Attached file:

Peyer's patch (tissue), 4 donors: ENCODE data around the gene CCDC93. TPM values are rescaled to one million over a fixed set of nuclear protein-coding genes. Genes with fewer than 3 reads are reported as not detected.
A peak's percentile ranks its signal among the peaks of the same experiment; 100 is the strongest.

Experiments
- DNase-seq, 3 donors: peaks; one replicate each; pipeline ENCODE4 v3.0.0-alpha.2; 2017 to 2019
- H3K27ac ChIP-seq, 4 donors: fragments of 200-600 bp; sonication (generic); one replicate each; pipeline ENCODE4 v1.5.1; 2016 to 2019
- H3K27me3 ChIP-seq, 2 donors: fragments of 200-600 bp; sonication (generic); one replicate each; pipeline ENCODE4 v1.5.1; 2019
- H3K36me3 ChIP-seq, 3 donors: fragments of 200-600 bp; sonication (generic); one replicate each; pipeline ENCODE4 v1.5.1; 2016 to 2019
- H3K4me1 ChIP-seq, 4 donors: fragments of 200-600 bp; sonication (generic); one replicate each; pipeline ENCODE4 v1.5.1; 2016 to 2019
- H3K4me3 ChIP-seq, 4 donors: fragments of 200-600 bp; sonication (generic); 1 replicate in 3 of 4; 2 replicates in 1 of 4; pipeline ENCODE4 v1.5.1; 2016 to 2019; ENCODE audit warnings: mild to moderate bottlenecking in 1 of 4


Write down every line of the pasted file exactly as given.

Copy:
Peyer's patch (tissue), 4 donors: ENCODE data around the gene CCDC93. TPM values are rescaled to one million over a fixed set of nuclear protein-coding genes. Genes with fewer than 3 reads are reported as not detected.
A peak's percentile ranks its signal among the peaks of the same experiment; 100 is the strongest.

Experiments
- DNase-seq, 3 donors: peaks; one replicate each; pipeline ENCODE4 v3.0.0-alpha.2; 2017 to 2019
- H3K27ac ChIP-seq, 4 donors: fragments of 200-600 bp; sonication (generic); one replicate each; pipeline ENCODE4 v1.5.1; 2016 to 2019
- H3K27me3 ChIP-seq, 2 donors: fragments of 200-600 bp; sonication (generic); one replicate each; pipeline ENCODE4 v1.5.1; 2019
- H3K36me3 ChIP-seq, 3 donors: fragments of 200-600 bp; sonication (generic); one replicate each; pipeline ENCODE4 v1.5.1; 2016 to 2019
- H3K4me1 ChIP-seq, 4 donors: fragments of 200-600 bp; sonication (generic); one replicate each; pipeline ENCODE4 v1.5.1; 2016 to 2019
- H3K4me3 ChIP-seq, 4 donors: fragments of 200-600 bp; sonication (generic); 1 replicate in 3 of 4; 2 replicates in 1 of 4; pipeline ENCODE4 v1.5.1; 2016 to 2019; ENCODE audit warnings: mild to moderate bottlenecking in 1 of 4